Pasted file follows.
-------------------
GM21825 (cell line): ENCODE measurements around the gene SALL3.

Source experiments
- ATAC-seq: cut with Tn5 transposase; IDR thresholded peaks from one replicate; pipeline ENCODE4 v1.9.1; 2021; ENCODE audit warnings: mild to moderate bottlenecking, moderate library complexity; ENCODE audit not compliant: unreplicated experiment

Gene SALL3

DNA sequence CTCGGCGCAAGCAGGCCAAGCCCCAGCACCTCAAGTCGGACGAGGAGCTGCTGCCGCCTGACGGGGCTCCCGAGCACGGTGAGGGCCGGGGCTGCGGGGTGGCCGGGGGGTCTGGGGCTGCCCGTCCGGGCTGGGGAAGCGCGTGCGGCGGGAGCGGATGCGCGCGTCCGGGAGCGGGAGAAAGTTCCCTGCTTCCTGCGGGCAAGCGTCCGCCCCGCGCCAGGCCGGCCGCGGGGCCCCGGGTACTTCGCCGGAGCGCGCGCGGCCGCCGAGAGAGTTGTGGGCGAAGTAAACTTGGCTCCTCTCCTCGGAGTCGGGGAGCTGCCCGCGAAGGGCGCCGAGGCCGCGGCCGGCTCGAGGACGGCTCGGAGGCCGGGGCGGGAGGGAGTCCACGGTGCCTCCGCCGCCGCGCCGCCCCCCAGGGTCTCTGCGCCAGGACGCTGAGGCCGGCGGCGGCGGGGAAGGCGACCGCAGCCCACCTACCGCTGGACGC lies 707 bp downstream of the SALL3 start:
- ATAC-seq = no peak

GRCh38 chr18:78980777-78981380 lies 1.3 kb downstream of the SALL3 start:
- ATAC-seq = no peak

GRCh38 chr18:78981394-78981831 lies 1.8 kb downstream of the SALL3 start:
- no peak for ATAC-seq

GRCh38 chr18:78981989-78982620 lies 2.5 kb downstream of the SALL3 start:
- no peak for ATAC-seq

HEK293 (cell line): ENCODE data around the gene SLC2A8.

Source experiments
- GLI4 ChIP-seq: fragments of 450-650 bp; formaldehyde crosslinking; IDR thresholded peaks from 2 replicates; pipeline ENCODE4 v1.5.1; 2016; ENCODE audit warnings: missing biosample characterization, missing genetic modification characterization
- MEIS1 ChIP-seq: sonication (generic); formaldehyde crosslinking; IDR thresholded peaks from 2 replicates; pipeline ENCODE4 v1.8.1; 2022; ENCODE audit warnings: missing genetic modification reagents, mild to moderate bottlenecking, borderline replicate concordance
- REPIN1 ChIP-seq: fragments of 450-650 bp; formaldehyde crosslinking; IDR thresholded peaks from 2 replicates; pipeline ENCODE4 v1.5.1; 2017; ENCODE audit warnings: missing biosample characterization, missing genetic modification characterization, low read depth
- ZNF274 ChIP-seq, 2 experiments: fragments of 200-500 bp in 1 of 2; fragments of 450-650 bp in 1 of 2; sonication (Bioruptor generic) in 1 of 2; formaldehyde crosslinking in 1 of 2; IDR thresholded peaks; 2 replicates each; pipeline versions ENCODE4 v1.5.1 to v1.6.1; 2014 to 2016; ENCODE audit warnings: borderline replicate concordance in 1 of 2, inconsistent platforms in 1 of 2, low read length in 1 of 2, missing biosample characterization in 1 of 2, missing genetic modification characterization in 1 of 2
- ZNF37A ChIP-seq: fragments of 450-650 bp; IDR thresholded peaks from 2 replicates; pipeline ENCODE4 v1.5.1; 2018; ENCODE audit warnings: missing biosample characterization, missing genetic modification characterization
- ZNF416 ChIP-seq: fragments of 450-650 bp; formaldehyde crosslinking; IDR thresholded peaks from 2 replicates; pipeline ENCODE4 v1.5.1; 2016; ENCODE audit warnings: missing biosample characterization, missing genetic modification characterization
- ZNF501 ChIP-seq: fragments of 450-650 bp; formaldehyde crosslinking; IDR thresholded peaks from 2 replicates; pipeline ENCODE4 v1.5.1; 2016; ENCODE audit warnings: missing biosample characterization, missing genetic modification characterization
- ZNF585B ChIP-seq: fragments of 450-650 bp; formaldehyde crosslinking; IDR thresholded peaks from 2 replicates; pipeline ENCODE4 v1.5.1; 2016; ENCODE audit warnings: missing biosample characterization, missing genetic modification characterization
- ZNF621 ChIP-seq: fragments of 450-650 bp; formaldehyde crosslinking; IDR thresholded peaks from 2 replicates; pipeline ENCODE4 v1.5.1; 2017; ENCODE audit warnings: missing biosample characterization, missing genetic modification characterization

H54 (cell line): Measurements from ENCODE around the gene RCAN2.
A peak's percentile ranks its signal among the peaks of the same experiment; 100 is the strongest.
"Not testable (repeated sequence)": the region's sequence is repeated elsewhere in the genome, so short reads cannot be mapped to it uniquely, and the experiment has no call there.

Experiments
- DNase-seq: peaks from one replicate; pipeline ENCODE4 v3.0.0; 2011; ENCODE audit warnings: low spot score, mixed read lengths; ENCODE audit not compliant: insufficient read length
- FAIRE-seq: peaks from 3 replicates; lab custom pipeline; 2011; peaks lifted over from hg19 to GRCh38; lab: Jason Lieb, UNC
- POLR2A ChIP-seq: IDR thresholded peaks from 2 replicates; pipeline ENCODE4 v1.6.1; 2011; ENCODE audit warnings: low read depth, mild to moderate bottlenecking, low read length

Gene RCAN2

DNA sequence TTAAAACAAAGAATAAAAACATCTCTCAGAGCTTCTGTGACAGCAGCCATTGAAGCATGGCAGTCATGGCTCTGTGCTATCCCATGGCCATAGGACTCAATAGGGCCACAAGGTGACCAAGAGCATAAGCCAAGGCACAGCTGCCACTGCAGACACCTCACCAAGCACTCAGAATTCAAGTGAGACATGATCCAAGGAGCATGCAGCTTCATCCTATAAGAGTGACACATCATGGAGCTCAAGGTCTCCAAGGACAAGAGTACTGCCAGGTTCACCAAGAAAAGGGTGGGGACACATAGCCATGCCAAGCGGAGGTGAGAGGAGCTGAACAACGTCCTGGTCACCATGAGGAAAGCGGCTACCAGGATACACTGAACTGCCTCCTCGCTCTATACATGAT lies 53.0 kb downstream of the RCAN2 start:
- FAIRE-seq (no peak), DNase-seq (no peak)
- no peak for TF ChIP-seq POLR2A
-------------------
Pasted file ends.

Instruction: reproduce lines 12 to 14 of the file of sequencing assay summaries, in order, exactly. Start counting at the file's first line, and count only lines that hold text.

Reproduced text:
- no peak for ATAC-seq

HEK293 (cell line): ENCODE data around the gene SLC2A8.

Source experiments